I hate gardening to this day, but I still love boating, even though I had to clean the boats! I suspect there was a father-son, grandfather grandson thing happening. Fathers try to pass wisdom on to their sons. It is hard-fought and hard-won wisdom. Grandfathers have wisdom, but they also don’t have the direct day to day living with the grandson.
I guess in the end you listen to your grandfather more. In part, because they will be part of your life many fewer years than your father. In part, because they aren’t the day to day manager. I do know I turned to my grandfather for advice often. When he passed away, I started turning to my father. The advice was always good! Now I turn to my mother, the advice is great!
More pictures on the water. As we headed out towards the river basin, we encountered a fairly large dead fish. That, of course, prompted me to take pictures. That picture takes prompted my wife to remind me of the fish story! Like all couples that have been together for a long time, we have a lot of common stories. This is one of those stories. One day, when we lived in Cincinnati, Ohio, before our daughter was born, we had nothing to do on a Saturday. We decided to visit the Northern Kentucky town of Newport. Newport is part of Cincinnati; there is just this huge honking, the muddy river between Cincinnati proper and Newport proper. Oh yeah, and somewhere in that river a state line.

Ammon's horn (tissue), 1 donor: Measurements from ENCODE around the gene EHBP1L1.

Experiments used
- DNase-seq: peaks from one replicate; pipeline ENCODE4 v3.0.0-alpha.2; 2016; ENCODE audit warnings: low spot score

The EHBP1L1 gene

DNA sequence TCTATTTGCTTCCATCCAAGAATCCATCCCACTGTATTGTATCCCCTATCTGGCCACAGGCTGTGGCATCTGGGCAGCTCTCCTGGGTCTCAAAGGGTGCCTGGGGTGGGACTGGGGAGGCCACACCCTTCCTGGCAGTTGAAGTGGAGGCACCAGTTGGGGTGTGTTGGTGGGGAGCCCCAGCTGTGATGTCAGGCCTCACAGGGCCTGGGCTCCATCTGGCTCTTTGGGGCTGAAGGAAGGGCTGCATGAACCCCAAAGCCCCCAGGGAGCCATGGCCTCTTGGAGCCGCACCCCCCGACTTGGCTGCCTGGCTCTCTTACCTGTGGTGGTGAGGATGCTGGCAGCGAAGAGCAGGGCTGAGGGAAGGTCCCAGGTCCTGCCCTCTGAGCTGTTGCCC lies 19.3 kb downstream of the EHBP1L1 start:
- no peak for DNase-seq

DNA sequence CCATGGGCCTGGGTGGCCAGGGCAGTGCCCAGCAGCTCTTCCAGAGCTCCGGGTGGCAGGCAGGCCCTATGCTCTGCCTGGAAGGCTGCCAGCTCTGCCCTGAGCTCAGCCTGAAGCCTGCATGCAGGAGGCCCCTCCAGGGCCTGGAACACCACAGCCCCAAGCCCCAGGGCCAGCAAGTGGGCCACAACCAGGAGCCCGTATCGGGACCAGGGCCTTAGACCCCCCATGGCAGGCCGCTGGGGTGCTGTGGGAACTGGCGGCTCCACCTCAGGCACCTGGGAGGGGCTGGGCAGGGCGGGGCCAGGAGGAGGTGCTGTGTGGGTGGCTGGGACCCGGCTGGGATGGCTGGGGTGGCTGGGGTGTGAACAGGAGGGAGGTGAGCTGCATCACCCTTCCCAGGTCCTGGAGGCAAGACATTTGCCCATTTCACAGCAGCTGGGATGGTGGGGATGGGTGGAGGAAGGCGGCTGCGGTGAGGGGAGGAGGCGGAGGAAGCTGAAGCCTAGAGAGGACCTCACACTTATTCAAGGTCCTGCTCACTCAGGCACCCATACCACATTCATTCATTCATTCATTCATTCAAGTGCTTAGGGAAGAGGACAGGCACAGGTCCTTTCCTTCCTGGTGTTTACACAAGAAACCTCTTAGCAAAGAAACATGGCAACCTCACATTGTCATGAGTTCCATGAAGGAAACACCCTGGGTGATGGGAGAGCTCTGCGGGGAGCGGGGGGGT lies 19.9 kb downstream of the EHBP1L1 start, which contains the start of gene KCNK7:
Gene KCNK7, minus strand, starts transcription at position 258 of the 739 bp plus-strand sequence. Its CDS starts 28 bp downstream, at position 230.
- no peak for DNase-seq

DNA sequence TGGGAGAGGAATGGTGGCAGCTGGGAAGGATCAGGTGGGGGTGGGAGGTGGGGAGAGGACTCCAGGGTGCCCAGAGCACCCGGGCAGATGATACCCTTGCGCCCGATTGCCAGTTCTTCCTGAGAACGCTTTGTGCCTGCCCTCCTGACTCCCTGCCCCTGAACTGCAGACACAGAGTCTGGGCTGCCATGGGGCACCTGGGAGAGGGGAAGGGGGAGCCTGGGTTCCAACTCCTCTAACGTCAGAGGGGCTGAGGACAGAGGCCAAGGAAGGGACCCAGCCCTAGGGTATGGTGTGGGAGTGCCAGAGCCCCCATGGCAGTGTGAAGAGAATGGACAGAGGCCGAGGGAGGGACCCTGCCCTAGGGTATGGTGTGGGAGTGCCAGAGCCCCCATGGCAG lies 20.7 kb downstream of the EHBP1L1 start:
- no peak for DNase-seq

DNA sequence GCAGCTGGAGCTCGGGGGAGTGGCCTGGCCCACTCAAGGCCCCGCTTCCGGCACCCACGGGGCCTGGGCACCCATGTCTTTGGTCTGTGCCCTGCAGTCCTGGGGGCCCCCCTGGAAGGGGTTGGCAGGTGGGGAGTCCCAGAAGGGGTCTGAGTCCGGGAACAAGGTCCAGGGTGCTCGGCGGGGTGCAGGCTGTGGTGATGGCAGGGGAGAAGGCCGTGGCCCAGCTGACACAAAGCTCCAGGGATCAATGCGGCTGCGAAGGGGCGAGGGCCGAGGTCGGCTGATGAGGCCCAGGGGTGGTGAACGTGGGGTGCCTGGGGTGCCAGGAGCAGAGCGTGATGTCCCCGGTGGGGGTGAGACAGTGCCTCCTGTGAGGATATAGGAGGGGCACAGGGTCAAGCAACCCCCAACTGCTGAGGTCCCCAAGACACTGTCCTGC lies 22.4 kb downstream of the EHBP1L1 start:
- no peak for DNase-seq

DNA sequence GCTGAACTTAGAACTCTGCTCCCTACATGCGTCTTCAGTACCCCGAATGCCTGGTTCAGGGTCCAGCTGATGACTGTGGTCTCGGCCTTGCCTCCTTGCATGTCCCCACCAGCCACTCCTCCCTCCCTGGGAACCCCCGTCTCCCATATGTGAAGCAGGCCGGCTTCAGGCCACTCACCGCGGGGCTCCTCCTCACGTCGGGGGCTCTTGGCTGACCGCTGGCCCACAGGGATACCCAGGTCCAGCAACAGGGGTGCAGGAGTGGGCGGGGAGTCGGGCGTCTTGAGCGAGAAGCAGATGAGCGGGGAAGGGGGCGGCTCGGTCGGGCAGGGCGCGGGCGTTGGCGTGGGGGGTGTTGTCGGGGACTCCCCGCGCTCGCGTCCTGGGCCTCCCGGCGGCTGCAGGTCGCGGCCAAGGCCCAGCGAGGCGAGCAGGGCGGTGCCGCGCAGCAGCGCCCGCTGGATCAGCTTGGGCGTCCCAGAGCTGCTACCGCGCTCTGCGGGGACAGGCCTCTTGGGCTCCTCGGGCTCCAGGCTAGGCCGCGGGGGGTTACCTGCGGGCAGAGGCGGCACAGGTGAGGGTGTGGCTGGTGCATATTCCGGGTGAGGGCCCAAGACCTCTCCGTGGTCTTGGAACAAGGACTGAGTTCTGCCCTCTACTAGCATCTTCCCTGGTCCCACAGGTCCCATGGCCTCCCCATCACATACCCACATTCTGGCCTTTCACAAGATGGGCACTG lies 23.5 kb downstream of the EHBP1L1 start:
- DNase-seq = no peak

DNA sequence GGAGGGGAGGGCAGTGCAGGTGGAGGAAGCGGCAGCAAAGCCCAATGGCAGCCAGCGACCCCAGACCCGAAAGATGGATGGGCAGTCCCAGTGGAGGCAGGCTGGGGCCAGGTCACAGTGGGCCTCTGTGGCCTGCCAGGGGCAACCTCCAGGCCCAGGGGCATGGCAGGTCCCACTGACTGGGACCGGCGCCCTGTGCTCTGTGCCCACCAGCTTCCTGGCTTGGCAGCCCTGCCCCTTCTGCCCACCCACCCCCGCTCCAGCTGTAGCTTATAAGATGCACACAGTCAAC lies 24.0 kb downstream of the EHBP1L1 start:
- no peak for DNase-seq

But in terms of distance, they are not far apart. We wandered around the city for a bit, enjoying the walk. We were both hungry, so we decided to go to General Lee for lunch. General Lee is an old now permanently moored, riverboat, on the river. Actually on the Ohio River on the Kentucky shore. We walked in; the place was pretty empty. We sat down at a nice table, and our server took our drink orders — Diet Coke for me, Iced Tea (not sweet tea) for my wife. We talked and settled in. The server came back and asked if we were ready to place our order. We said yes. I ordered a burger and fries. The server looked to my wife and made the mistake of asking her, “what will you have.”